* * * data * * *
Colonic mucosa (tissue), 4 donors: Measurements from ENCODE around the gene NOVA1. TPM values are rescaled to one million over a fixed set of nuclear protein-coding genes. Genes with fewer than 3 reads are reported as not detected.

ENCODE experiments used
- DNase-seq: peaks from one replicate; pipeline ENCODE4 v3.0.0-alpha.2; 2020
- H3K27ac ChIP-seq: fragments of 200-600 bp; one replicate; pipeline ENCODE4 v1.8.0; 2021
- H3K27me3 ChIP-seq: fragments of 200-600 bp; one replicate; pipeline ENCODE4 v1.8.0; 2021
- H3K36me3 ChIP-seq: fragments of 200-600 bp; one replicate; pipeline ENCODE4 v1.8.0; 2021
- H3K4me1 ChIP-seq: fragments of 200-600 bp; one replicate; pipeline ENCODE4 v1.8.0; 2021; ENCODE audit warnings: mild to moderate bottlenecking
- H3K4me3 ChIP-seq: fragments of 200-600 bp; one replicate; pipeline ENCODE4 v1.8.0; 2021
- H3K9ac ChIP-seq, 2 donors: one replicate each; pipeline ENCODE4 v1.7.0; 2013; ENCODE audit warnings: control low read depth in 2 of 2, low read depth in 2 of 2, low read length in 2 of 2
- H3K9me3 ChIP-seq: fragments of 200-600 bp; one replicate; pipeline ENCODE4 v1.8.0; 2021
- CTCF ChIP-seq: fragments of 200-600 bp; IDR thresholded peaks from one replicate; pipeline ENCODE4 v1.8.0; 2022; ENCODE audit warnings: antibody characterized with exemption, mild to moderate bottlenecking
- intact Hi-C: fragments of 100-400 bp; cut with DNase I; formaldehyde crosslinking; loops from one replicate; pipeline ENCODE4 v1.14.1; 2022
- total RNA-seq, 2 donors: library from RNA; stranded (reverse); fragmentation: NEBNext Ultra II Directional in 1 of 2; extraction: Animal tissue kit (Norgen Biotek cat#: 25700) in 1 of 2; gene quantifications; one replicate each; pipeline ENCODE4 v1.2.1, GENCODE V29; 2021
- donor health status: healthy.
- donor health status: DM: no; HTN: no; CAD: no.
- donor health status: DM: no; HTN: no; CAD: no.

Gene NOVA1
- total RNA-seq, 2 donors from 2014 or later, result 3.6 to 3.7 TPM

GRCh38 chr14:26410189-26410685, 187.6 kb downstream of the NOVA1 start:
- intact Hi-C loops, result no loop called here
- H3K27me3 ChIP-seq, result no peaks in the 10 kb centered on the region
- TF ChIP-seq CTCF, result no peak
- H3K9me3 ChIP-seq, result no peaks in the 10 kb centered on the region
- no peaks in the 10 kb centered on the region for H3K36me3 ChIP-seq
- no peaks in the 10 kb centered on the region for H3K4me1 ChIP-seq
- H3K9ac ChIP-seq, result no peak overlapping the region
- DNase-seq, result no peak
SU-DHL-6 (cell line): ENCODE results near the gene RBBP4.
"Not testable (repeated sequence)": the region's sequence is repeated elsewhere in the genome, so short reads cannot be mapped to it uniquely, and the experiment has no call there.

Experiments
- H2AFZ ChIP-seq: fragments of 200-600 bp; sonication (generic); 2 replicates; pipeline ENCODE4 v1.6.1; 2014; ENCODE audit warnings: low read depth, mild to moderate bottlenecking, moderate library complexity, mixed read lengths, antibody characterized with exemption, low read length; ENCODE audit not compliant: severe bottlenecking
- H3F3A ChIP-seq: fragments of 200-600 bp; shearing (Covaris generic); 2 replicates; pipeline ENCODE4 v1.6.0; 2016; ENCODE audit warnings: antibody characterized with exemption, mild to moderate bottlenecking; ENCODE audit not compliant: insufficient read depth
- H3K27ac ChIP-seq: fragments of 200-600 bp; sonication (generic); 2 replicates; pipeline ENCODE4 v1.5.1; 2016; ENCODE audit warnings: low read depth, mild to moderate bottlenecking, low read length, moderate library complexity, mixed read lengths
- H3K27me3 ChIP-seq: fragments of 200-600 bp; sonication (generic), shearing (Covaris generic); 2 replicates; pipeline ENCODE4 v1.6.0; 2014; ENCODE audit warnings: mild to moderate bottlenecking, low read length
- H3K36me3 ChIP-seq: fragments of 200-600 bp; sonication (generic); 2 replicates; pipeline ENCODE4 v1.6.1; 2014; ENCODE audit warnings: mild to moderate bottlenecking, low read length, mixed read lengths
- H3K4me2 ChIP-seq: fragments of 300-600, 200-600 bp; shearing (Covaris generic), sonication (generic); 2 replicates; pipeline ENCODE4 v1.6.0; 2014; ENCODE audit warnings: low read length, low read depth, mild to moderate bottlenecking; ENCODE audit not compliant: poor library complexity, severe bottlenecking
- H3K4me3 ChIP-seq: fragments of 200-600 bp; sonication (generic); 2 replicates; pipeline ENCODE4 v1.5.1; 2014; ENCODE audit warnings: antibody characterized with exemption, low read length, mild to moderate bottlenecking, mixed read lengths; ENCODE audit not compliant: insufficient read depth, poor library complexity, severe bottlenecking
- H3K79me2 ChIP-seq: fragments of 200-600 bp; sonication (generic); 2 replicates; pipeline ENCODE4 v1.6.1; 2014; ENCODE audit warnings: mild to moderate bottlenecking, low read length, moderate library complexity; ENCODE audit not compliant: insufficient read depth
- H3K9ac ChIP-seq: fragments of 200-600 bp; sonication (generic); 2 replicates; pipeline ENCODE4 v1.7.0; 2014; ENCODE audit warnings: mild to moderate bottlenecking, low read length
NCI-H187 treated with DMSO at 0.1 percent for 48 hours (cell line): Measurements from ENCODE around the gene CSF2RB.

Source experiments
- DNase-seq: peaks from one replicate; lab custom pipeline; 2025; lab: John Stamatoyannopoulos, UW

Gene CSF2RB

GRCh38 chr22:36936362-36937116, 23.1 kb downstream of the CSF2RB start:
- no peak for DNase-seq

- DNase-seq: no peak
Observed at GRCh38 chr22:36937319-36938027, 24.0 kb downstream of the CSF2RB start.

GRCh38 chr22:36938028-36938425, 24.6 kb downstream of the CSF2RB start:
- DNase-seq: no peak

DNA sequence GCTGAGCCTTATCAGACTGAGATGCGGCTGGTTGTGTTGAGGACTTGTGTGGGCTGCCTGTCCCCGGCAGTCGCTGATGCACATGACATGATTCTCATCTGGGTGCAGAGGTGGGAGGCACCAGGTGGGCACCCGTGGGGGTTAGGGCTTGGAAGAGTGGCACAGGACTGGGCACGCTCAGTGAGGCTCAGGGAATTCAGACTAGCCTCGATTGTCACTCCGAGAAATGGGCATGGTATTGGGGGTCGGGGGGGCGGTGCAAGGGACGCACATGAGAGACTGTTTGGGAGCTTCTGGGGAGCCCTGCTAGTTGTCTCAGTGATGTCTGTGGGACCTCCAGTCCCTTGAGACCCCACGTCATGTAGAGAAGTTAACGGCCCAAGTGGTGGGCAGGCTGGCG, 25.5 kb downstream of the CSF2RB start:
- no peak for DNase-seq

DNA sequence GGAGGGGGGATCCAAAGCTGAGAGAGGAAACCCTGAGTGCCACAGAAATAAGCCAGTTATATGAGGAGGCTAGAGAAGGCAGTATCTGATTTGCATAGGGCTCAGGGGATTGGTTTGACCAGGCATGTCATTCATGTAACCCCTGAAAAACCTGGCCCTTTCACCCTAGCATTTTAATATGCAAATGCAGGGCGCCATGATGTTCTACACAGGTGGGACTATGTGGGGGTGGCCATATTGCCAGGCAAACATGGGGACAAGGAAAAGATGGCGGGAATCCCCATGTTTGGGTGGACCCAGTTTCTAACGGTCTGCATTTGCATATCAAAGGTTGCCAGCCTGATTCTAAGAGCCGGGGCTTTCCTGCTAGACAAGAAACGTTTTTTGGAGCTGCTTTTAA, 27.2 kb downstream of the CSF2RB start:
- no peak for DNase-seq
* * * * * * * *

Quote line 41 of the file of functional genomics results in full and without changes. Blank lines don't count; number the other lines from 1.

Source experiments